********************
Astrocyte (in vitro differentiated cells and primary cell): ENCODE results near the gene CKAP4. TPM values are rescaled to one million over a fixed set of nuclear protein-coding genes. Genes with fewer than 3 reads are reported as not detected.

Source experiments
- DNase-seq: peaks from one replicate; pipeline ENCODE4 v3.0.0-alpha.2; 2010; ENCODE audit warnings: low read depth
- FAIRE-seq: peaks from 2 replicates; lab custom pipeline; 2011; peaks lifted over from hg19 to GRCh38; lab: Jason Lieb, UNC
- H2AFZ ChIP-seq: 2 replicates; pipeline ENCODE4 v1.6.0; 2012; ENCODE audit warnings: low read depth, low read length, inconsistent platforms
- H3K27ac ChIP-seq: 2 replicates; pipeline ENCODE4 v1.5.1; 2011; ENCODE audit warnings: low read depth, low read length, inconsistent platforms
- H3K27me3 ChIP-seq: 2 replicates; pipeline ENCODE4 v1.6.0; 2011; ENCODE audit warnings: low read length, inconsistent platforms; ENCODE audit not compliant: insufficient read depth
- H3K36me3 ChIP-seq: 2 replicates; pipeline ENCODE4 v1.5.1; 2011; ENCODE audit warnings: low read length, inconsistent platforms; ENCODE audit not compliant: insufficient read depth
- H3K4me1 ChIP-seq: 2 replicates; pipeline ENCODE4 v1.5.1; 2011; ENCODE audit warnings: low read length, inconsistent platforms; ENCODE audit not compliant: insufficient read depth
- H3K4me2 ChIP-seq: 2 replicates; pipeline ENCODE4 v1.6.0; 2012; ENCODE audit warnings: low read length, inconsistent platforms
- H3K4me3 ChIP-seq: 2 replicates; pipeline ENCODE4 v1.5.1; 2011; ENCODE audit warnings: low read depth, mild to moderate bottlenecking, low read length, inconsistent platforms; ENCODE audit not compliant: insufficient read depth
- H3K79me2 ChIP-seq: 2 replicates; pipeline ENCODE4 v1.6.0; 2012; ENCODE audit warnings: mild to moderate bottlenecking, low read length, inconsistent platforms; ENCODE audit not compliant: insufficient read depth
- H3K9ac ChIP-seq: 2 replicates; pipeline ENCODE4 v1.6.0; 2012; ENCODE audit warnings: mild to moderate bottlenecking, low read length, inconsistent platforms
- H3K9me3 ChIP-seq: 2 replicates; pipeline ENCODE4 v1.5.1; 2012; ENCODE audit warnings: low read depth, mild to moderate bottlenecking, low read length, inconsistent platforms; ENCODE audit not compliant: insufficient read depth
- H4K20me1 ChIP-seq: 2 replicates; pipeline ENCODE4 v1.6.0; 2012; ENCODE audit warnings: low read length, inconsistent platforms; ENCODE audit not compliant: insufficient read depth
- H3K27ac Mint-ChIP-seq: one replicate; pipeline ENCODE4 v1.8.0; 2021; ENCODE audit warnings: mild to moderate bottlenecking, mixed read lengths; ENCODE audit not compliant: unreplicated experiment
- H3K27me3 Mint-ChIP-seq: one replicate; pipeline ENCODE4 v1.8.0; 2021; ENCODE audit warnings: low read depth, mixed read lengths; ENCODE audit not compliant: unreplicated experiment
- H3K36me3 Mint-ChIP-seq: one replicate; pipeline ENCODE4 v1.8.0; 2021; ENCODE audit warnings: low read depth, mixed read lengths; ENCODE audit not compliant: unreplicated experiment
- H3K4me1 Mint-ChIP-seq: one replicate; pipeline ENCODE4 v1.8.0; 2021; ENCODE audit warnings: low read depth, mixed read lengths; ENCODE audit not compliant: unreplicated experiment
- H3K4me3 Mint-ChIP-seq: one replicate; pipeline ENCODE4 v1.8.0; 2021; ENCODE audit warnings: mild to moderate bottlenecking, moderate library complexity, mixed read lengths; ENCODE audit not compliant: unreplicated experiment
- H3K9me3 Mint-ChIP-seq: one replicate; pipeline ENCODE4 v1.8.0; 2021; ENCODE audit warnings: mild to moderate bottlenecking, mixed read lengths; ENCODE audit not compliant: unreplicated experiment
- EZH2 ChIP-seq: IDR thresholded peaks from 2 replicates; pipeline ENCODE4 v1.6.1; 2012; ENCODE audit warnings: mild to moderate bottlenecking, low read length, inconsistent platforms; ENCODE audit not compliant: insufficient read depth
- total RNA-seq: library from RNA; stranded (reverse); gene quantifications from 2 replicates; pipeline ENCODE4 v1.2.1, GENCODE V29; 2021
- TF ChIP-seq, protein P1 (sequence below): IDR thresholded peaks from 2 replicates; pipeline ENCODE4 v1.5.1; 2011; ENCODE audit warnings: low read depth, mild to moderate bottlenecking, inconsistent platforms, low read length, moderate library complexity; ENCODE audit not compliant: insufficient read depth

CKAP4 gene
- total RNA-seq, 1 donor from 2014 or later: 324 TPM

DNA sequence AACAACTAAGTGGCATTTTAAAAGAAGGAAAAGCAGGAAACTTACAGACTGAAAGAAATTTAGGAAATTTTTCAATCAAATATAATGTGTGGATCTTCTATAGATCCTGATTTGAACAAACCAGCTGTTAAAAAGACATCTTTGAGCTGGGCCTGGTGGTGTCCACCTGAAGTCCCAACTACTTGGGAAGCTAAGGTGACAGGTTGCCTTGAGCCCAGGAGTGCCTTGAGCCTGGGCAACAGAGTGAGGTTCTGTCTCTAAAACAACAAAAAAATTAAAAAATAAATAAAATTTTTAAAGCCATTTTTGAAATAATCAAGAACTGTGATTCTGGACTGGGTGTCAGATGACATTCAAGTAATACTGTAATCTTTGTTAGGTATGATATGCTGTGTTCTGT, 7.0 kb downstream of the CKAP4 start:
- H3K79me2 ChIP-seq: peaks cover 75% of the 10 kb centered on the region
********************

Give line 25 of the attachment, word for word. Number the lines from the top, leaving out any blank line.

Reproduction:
CKAP4 gene